March to the beat of your own heart with ‘Pulse of the City’

"I've learned just how much people crave having a break from their regular paths through the city."

 

Audra Schroeder

Tech

Published Mar 13, 2014   Updated May 31, 2021, 3:38 pm CDT

You can make a mixtape inspired by a city, but can you make a mixtape of a city? Specifically, out of the heartbeats of its inhabitants?

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That’s what artist George Zisiadis hoped to find out with the project Pulse of the City, which was just awarded the 2014 SXSW Interactive Award in the “Art” category. He placed public art installations—heart-shaped monitors that look sort of like parking meters, which participants put their hands on—at five locations across Boston. The monitors record heartbeats, then play back a piece of music unique to that person, using their pulse as the beat.

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Pulse of the City – Turning Heartbeats Into Music from George Zisiadis on Vimeo.

He says his goal was to help people flowing along in the rhythm of everyday city life to stop and focus on the rhythm of their own bodies.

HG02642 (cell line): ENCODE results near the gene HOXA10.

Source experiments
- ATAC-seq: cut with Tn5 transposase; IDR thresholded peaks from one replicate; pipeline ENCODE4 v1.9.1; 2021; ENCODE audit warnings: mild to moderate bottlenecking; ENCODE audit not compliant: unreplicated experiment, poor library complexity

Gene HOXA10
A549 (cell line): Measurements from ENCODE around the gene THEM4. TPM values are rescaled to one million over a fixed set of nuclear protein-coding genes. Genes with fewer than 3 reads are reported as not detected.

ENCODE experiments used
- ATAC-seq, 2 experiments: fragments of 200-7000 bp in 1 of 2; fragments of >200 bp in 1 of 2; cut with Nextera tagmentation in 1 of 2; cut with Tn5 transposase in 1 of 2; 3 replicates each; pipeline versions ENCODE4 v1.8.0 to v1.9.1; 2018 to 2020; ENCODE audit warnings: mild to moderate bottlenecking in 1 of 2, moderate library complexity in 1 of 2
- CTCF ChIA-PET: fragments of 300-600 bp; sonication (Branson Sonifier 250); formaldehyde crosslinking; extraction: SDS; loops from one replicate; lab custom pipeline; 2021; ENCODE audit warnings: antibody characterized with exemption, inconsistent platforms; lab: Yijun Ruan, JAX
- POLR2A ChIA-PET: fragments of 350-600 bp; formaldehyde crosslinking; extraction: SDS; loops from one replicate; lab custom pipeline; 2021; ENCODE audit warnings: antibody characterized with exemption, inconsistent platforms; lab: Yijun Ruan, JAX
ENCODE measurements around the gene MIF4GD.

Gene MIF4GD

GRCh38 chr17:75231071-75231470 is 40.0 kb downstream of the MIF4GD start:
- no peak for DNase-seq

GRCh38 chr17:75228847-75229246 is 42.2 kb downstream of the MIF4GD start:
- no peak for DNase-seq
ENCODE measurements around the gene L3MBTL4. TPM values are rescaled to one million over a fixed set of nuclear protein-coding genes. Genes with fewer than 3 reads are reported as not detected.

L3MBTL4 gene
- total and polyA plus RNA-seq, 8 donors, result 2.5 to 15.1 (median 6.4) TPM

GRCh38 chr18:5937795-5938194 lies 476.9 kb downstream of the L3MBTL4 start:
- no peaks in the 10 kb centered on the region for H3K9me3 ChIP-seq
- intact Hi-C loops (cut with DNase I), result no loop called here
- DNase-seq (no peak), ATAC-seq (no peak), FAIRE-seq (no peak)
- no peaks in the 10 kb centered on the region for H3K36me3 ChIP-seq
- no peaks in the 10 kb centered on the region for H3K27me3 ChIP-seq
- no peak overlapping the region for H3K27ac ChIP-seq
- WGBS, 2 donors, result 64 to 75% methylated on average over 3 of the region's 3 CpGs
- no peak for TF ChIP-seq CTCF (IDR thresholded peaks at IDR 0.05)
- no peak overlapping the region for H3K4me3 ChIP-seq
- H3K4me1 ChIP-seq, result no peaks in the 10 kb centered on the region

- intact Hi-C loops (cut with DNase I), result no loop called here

“Pulse of the City is unique in how it treats heartbeats not as beeps and numbers but as creative expressions of life,” he explains. “I wanted to use art, design, and technology to promote the use and celebration of public space in an uplifting, playful, and imaginative way.”

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The idea was conceived in 2012, as part of San Francisco’s Urban Prototyping Festival. A year later, the city of Boston commissioned five street-ready installations, and Zisiadis collaborated with a sound designer, engineer, and fabricator to make the machines literally sing. Zisiadis was also behind the “Mistletoe Drone” that flew around San Francisco last Christmas.

While it remains to be seen whether the project will travel to other big cities, it’s at least taught him a little something about how we all need some deviations in our everyday life:

“Through the project I’ve learned just how much people crave having a break from their regular paths through the city.”

Screengrab via George Zisiadis/Vimeo

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*First Published: Mar 13, 2014, 8:51 am CDT